The Department of Education, however, has given unclear guidance on this subject. The department revised its FERPA rules effective January 2009 to broaden the definition of “education records.” Under the Department’s revised interpretation, schools are to deny requests for records – even with all identifying information removed – if information in the records could be linked to a particular student by someone in the school community with inside knowledge (even if the general public would have no idea of the student’s identity). Nor may schools release even name-withheld records to a requester the school “reasonably believes knows the identity of the student to whom the education record relates.” In explaining these changes, the Department was openly dismissive of concerns that the changes would unduly shield schools from public scrutiny: “FERPA is not an open records statute or part of an open records system. … Journalists, researchers, and other members of the public have no right under FERPA to gain access to education records for school accountability or other matters of public interest, including misconduct by those running for public office.”
A Florida appeals court decided that the records of an NCAA investigation into academic irregularities in the Florida State University athletic program – specifically, the transcript of an NCAA compliance hearing, and a committee report issued in response to the hearing – were not FERPA records because the student-athletes’ names were blacked out.
What are records I can request with FERPA in mind?
If a student has a job with the institution, then routine employment records kept in the institution’s normal course of business are excluded by FERPA protection. Some state’s open-records laws allow access to employment records, like salary information, personnel evaluations, etc. If so, FERPA cannot be used to deny access to the records just because the employee happens to be taking classes.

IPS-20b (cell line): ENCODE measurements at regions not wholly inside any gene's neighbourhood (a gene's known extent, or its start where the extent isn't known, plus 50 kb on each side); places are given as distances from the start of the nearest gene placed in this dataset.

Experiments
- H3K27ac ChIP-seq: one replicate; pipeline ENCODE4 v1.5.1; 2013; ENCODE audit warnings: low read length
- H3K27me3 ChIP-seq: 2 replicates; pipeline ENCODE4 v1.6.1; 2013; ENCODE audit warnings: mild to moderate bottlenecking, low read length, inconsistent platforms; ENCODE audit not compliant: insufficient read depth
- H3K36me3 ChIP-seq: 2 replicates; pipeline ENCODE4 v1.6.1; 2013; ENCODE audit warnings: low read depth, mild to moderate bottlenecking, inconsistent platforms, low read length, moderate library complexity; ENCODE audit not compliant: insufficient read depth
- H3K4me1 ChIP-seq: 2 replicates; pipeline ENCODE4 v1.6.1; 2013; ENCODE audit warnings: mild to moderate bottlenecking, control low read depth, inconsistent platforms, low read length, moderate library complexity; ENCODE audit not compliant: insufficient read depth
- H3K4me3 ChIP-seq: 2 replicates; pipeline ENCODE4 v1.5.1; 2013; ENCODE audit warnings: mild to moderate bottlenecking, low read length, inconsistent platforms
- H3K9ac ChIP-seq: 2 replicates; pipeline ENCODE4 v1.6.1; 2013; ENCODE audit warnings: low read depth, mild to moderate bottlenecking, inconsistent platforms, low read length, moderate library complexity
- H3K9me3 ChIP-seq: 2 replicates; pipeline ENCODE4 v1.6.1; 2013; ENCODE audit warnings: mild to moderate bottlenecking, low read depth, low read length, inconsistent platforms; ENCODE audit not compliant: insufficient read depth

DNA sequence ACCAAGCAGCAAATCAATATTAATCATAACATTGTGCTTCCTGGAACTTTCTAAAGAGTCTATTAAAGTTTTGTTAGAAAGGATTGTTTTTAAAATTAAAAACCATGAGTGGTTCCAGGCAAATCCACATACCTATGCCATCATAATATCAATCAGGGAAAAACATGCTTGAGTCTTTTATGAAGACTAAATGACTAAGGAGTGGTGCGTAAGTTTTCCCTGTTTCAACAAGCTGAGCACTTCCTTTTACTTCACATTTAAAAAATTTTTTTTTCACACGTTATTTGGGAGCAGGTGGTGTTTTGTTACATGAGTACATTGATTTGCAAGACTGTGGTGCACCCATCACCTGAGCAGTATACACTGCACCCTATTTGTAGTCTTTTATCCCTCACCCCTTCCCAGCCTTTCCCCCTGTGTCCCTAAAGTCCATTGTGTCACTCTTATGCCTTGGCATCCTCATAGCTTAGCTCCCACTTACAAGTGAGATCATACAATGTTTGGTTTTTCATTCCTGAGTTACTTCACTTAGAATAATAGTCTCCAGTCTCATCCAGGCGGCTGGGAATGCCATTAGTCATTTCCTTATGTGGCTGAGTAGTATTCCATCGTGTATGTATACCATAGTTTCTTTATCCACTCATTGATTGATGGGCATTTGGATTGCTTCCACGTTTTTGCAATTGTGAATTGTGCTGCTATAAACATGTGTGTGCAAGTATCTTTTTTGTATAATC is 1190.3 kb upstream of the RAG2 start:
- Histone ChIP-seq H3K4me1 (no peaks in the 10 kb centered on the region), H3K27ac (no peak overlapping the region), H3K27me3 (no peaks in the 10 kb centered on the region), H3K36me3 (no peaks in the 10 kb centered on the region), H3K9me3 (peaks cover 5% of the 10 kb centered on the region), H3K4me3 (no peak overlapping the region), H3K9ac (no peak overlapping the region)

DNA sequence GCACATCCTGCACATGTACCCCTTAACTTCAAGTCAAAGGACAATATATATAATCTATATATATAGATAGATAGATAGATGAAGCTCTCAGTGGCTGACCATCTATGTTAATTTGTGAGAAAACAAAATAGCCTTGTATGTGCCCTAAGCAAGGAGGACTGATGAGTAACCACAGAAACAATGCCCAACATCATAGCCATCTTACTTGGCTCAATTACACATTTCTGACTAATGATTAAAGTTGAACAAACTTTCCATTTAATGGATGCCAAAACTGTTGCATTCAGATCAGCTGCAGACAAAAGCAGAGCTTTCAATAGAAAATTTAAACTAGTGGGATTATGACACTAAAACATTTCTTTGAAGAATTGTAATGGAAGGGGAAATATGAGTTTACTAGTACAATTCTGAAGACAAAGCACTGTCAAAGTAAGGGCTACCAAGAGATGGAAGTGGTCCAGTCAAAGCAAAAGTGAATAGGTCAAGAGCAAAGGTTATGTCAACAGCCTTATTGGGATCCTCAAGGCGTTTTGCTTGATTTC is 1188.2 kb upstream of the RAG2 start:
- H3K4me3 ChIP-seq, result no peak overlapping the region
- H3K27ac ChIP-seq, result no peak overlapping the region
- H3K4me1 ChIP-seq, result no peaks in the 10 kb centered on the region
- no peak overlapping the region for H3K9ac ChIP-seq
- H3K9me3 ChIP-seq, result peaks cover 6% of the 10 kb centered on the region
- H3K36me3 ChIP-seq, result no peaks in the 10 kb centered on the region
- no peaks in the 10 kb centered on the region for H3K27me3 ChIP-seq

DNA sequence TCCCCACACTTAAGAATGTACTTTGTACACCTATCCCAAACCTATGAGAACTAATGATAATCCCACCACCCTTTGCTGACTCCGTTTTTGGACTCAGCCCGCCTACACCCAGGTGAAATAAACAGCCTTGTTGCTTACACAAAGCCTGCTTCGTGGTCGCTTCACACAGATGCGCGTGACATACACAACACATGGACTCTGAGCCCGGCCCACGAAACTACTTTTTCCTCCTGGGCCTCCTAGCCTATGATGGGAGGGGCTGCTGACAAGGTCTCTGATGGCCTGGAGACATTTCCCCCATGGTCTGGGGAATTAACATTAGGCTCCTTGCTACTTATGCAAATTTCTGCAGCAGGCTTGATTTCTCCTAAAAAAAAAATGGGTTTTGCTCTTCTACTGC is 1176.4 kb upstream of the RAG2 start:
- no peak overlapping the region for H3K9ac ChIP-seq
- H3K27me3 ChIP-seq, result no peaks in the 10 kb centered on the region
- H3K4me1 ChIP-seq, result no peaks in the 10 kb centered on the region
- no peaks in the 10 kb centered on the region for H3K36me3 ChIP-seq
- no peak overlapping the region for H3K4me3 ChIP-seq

Although courts have reached a number of conflicting conclusions on the issue, student disciplinary records are largely considered confidential under FERPA.
During the 1990s, state courts in Ohio (680 N.E.2d 956, 959) and Georgia (427 S.E.2d 257) ruled that documents related to student disciplinary infractions were outside the scope of FERPA because they were not “educational” in nature. The North Carolina Supreme Court, however, reached a contrary result in a suit brought by that school’s student newspaper, The Daily Tar Heel (496 S.E.2d 8, 13).
The Department of Education has forcefully defended the privacy of student disciplinary records, and in 1998 obtained a permanent injunction that blocked two Ohio universities from complying with open-records requests for student disciplinary records. The Sixth Circuit sided with the Department’s interpretation, finding that FERPA’s plain language makes “no content-based judgments with regard to its ‘education records’ definition” but applies to all records that “directly relate to a student and are kept by that student’s university (Id. at 812).”